Loud, Soft, and Everything in Between
by Bill Bachman
I believe that a drummer should be able to pick up sticks and make music on any sound source. The two biggest keys to doing this are having an extended rhythmic vocabulary and employing excellent dynamic control. The more expressively you can play on one drum or cymbal, the more you’ll be able to say when you add drums and cymbals. This month we’re going to explore dynamic changes and the mechanics necessary to modulate from one dynamic level to the next using crescendos and decrescendos. A crescendo is where we gradually increase in volume, and a decrescendo is the opposite. The exercises are pretty simple, but maximizing your dynamic expression within them will be a challenge and will require finesse and chops. The quieter you can keep your lower dynamics, the louder the loud dynamics will seem (and vice versa), so be sure to exaggerate the extremes.
The first exercise is an eight-on-a-hand variation called 8-8-16. Start low, at pianissimo (very soft), with the beads of the sticks lifting just an inch off the drum. Then crescendo over one bar to forte (loud), until the sticks are turning as high as is comfortable relative to the tempo being played. (Don’t overdo the heights at the louder dynamics.) The next bar will decrescendo in opposite fashion. The crescendo is the easier part, since you gradually interact with the stick less and let your fingers open up more in correlation with the increased wrist turn. The decrescendo is more difficult, since it requires more interaction with the sticks as the fingers close down in correlation with the reducing wrist turn. Be sure to watch your stick heights as they incrementally go up or down in correlation with the dynamics, and make sure that every stroke is a loose and rebounding free stroke. (Never tighten down on the sticks, regardless of the dynamic level.)
Now do the same exercise with the dynamics going down and up.
For more variation, try making the crescendos and decrescendos occur over only two counts and then over one count without changing the exercise. A lot of control is needed, as these dynamic changes will start coming at you very quickly.
Now apply the same concepts/techniques to a single-stroke-roll exercise using 8th and 16th notes. Here’s what it looks like with the dynamics going up and then down.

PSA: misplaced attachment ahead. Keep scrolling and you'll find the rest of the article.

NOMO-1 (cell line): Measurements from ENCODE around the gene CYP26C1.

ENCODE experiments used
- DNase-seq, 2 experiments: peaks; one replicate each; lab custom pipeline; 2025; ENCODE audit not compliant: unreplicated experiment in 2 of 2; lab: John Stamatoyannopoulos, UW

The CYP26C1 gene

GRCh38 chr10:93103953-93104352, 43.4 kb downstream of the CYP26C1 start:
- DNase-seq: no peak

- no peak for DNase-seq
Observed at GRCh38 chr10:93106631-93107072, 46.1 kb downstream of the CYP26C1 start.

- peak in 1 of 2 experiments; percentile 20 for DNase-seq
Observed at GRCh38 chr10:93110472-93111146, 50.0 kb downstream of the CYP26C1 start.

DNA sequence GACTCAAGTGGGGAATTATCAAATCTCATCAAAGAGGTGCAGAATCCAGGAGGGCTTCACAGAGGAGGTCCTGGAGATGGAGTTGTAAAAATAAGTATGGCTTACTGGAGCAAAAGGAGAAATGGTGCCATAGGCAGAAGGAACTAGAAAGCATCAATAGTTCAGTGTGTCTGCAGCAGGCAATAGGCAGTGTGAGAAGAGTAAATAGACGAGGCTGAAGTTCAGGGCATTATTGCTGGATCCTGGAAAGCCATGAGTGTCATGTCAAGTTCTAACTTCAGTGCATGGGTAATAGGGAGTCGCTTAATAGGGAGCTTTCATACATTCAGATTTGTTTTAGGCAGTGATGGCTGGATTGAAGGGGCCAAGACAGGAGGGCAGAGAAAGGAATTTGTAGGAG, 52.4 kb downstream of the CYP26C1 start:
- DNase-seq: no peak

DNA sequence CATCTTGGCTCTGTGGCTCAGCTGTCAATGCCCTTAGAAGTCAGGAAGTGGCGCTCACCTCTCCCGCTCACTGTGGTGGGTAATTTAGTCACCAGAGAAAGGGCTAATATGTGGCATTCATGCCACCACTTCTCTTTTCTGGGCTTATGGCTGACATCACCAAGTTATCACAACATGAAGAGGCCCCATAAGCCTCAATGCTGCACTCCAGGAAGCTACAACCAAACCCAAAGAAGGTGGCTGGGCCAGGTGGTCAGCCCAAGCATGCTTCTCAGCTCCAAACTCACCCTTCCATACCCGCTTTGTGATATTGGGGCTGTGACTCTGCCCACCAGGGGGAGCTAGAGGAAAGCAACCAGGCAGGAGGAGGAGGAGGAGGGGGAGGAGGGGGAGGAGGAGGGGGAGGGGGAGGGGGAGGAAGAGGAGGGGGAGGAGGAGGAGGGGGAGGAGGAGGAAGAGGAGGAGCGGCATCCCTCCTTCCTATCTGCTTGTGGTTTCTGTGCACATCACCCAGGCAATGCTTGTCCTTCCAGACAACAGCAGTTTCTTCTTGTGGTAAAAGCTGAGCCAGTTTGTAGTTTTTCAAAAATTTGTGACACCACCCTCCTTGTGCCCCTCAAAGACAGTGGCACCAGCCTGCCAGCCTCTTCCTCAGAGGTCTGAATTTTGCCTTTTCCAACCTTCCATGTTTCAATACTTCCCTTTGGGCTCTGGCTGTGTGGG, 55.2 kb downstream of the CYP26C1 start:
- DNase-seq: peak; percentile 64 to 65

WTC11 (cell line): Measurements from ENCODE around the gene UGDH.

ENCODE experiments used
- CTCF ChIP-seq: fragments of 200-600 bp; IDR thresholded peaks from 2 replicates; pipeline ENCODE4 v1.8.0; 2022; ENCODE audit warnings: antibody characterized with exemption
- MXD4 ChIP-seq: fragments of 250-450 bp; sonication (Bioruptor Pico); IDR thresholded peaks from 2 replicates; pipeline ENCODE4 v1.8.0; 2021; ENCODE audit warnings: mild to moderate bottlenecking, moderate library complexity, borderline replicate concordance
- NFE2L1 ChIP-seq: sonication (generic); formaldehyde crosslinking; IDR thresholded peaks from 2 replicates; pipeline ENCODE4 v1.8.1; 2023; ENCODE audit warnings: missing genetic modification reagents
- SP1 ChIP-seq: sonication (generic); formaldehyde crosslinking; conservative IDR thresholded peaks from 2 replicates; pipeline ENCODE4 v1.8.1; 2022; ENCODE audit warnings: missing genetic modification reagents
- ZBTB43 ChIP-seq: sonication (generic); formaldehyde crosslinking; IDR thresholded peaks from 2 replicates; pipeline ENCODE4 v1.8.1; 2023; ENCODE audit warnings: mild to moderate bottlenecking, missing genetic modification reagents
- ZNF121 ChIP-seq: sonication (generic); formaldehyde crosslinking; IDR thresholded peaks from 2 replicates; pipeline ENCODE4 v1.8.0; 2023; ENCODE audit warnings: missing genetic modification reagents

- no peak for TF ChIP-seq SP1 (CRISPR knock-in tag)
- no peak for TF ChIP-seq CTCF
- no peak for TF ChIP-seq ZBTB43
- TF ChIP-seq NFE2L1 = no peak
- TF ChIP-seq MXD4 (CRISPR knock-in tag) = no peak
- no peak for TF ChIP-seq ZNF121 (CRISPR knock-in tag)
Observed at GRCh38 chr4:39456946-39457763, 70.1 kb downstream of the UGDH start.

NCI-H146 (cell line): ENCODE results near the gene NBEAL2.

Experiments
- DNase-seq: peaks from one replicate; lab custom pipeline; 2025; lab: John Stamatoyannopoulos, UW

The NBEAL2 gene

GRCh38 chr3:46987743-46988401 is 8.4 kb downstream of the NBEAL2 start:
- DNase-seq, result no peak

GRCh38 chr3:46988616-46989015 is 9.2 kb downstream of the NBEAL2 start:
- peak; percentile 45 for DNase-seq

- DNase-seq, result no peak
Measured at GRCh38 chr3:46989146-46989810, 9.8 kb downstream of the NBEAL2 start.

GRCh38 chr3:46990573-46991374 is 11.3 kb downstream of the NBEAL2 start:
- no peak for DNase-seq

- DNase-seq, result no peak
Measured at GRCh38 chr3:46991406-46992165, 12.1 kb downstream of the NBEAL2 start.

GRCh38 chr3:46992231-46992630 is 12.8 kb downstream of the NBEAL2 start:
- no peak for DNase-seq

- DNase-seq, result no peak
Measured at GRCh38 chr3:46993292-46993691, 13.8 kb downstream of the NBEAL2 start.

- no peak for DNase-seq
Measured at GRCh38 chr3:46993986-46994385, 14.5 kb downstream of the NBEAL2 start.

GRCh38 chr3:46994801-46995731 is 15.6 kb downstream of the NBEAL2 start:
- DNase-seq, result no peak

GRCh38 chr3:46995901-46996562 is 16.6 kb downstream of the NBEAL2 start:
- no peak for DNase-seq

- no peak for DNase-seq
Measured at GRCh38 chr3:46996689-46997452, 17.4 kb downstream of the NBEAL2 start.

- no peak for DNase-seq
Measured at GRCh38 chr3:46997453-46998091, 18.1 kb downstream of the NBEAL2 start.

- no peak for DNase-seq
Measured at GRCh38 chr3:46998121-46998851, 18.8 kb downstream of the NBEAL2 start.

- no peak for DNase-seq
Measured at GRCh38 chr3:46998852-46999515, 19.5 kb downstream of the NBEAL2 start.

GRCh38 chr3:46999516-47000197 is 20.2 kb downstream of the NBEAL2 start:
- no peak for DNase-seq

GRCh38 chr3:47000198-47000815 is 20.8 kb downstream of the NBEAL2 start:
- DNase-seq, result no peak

Here’s the reverse, with the dynamics going down and then up.
Once you have those down, try making the crescendos and decrescendos occur over two counts and then over one count without changing the exercise.
Now it’s time to add dynamics to rolls. These exercises will feel quite different from the previous ones, since rolls require downward pressure into the drum. The higher the dynamic, the more you’ll have to dig in and use the fingers on the second stroke of each diddle. The lower dynamics require a lighter touch so that the rolls don’t sound crushed. As you crescendo and decrescendo, your touch will have to gradually change in correlation with the stick height and dynamic level. Again, avoid playing too high or hard at the top dynamic levels, and make sure the dynamic of the second stroke of the diddle matches that of the first.
The exercise goes up and down in incrementally smaller phrases, from four bars to two bars, one bar, two counts, and then one count. Pace the rate of crescendos and decrescendos evenly over the entire phrase, watch the stick heights, and listen carefully. The check patterns are used to establish the hand motion and timing between rolls. Play the check patterns with a technique as similar to the roll as possible, with the exception of the forearm pump required to play rolls at faster tempos. The fingers should stay lightly wrapped around the stick while you play the check patterns, since at most tempos they don’t open up very far for the diddles. Do this exercise in a straight-8th-note context, and then repeat it using triplets. For extra variation, try also playing these with buzz rolls.
Bill Bachman is an international drum clinician, the author of Stick Technique (Modern Drummer Publications), and the founder of drumworkout.com. For more information, including how to sign up for online lessons, visit billbachman.net.